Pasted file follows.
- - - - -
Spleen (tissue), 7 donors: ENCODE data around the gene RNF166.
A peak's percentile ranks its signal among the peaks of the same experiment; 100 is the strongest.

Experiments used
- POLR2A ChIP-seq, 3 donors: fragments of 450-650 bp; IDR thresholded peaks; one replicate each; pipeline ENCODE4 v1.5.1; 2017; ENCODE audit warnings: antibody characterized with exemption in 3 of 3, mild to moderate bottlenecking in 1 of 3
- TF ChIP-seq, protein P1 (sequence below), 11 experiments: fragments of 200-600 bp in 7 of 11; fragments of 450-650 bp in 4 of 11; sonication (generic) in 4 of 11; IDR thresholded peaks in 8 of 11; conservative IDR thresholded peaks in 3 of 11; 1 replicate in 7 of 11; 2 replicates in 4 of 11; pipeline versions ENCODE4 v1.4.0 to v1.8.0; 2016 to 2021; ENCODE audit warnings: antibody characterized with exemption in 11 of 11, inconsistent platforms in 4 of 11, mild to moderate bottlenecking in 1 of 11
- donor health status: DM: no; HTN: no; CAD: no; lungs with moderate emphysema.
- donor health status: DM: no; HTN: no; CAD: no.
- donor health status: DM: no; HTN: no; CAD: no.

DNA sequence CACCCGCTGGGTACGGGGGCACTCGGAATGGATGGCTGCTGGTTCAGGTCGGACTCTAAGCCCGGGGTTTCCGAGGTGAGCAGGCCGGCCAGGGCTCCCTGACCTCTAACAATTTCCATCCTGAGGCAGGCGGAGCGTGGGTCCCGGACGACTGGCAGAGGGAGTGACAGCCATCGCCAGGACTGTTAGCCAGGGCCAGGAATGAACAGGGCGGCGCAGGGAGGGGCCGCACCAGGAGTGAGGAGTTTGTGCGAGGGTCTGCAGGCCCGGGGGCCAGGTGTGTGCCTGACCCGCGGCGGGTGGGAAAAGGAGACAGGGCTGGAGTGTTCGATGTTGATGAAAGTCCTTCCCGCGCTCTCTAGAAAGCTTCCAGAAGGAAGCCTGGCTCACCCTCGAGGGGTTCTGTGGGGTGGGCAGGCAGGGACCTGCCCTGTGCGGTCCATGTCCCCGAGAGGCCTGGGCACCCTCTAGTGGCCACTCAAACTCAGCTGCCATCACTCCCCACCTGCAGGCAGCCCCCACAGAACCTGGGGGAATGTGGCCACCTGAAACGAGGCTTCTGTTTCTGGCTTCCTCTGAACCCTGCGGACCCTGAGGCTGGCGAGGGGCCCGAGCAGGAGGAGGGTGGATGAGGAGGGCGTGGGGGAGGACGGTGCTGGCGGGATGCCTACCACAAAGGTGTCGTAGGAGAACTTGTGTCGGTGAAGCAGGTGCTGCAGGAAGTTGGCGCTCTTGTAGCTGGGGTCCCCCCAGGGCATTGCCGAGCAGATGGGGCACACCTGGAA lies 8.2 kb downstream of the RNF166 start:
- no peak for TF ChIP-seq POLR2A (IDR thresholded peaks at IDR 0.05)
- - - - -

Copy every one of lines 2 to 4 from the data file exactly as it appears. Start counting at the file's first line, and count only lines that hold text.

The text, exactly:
A peak's percentile ranks its signal among the peaks of the same experiment; 100 is the strongest.

Experiments used
- POLR2A ChIP-seq, 3 donors: fragments of 450-650 bp; IDR thresholded peaks; one replicate each; pipeline ENCODE4 v1.5.1; 2017; ENCODE audit warnings: antibody characterized with exemption in 3 of 3, mild to moderate bottlenecking in 1 of 3